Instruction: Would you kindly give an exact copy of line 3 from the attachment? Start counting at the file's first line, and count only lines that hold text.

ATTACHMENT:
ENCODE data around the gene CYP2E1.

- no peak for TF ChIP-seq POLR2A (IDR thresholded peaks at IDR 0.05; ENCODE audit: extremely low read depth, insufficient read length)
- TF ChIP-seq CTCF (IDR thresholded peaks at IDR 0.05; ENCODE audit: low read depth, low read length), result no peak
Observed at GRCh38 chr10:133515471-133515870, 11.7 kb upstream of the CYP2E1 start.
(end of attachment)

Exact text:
- TF ChIP-seq CTCF (IDR thresholded peaks at IDR 0.05; ENCODE audit: low read depth, low read length), result no peak